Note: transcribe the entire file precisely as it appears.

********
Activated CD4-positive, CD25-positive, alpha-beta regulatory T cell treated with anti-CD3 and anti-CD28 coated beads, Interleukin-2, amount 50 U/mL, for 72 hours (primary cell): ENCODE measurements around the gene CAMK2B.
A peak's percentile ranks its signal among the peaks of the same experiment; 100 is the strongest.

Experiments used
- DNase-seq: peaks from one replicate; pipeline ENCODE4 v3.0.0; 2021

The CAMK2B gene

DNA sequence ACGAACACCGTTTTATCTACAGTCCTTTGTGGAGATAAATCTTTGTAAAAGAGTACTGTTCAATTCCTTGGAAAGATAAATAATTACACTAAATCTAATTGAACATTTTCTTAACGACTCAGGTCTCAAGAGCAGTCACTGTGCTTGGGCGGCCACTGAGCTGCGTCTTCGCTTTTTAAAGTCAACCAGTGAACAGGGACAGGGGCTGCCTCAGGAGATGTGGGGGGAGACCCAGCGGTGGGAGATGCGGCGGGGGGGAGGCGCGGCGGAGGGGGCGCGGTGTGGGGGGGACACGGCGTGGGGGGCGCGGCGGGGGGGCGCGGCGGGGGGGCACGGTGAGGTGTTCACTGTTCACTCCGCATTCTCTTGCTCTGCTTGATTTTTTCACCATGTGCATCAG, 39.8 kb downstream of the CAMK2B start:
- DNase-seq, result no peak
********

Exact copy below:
Activated CD4-positive, CD25-positive, alpha-beta regulatory T cell treated with anti-CD3 and anti-CD28 coated beads, Interleukin-2, amount 50 U/mL, for 72 hours (primary cell): ENCODE measurements around the gene CAMK2B.
A peak's percentile ranks its signal among the peaks of the same experiment; 100 is the strongest.

Experiments used
- DNase-seq: peaks from one replicate; pipeline ENCODE4 v3.0.0; 2021

The CAMK2B gene

DNA sequence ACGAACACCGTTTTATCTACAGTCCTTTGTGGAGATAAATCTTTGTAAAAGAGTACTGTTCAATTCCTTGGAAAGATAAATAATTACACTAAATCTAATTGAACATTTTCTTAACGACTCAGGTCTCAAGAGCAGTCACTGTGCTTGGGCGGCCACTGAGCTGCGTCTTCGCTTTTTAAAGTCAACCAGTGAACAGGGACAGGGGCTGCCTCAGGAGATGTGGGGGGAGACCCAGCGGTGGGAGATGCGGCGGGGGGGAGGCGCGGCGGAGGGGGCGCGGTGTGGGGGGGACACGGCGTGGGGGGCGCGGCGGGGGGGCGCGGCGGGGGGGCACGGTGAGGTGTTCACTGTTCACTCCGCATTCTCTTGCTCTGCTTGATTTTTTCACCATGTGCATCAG, 39.8 kb downstream of the CAMK2B start:
- DNase-seq, result no peak